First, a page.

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  #31  
Old 06-26-2017, 09:32 PM
Adm.Lee Adm.Lee is offline
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Sending even a squadron of A10s to Panama seems like overkill when there's hundreds of Pact tanks to shoot in Europe and Iran.
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  #32  
Old 06-27-2017, 07:39 AM
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Sending even a squadron of A10s to Panama seems like overkill when there's hundreds of Pact tanks to shoot in Europe and Iran.
Thats true, Europe is a MUCH more target rich environment. Maybe move that to the A7's to help support the Amphibious capability and give a solid craft to give land forces?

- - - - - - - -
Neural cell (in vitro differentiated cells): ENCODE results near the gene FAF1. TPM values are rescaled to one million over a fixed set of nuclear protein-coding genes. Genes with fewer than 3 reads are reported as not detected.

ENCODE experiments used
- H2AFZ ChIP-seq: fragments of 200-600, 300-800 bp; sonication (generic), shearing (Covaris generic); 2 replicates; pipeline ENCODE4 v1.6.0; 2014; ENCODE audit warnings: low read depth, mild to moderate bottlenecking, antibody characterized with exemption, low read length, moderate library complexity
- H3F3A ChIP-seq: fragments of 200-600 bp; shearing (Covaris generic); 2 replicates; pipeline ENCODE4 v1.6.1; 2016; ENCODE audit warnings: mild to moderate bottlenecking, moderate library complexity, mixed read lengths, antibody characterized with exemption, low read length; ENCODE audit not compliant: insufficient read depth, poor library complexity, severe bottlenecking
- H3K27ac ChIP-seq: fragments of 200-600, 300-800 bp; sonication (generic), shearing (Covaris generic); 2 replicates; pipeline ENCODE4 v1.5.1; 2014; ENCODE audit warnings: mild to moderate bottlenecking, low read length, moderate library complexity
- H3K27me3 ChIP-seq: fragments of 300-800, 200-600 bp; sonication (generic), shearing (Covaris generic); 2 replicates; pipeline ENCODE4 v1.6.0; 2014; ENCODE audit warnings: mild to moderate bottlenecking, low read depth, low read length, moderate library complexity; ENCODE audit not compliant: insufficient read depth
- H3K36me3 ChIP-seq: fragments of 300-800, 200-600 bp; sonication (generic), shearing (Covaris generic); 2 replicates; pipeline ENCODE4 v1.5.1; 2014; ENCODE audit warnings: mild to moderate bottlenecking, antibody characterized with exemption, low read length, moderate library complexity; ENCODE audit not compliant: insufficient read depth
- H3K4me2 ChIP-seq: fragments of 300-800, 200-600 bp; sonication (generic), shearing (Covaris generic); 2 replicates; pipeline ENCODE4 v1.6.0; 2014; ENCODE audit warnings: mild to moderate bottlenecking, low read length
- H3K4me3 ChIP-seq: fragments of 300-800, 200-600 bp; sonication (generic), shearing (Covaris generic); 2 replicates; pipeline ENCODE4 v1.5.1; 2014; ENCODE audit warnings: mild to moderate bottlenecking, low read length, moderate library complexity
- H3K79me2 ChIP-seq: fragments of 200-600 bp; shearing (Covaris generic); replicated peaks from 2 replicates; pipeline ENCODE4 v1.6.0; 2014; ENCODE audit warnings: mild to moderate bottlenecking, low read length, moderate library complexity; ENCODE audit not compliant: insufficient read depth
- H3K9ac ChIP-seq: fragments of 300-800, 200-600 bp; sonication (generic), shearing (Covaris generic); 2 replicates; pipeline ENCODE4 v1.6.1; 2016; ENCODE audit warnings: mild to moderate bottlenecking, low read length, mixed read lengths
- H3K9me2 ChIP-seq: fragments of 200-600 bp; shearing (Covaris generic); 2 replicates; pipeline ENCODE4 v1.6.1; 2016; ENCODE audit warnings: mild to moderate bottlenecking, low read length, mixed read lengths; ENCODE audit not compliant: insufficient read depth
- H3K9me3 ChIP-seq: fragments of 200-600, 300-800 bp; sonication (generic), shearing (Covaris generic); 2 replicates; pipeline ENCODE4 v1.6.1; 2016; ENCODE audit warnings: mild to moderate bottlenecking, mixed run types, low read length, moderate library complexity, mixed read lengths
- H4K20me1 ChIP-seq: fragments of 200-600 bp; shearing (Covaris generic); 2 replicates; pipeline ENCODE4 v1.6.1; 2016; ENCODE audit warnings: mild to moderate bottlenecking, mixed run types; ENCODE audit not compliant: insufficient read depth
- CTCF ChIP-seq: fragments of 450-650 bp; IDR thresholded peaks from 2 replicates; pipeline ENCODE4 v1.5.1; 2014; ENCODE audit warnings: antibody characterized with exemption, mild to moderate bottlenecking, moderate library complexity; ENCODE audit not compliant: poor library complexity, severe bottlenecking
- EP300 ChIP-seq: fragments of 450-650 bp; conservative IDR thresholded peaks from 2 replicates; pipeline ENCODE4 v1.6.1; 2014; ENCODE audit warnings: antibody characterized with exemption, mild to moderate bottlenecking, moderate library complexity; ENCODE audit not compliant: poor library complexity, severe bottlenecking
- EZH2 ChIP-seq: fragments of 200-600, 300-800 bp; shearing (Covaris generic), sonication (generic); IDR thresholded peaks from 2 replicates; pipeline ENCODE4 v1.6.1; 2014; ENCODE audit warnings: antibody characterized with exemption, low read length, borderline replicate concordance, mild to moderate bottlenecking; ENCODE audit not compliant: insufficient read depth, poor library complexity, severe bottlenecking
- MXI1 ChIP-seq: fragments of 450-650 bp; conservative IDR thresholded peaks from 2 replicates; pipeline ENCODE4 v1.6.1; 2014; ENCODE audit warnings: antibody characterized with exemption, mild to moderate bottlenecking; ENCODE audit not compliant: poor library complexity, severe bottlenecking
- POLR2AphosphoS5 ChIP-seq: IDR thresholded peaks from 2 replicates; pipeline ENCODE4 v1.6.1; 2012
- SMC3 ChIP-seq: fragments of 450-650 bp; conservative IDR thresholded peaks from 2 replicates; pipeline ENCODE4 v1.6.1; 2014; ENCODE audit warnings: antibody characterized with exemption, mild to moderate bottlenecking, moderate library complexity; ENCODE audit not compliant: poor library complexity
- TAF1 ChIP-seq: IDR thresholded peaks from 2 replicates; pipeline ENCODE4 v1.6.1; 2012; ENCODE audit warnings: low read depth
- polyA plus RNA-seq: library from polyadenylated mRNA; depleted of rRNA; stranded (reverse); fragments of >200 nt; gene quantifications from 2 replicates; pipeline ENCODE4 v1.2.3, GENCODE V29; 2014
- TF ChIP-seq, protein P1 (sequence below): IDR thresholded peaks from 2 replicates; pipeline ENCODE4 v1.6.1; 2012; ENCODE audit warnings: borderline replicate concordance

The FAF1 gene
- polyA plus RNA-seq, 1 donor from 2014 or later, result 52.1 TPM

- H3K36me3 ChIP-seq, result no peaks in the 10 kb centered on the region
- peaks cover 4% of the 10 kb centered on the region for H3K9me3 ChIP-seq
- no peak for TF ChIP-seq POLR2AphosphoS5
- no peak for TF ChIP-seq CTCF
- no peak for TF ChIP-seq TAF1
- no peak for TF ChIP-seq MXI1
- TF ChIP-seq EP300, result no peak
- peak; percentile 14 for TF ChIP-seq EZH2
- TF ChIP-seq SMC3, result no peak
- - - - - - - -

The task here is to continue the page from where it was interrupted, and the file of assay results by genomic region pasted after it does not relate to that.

Anyone have thoughts on the rest? All input is welcome as always...
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  #33  
Old 06-27-2017, 07:49 AM
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I put reactivated USMC reservist flying refurbished 12xF-4Ss in Panama in a composite squadron along with 4xC-130s and another 8xA-7Es flown by naval reservists.

I don't think you'ld have a full squadron of active duty 18xA-10s, but more like an 8 ship deployment of ANG or USAFR A-10s. Maybe a detachment of early 6xF-16As or reactivated A-7Ds as well. Everything organized to a composite wing.

Likely you'ld have at least one AC-130.

Never forget, Davis-Montham is being stripped of airframes as fast as they can be refurbished and put back in the air. Panama, being the relative backwater it would be, probably gets those aircraft.
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  #34  
Old 06-27-2017, 11:18 AM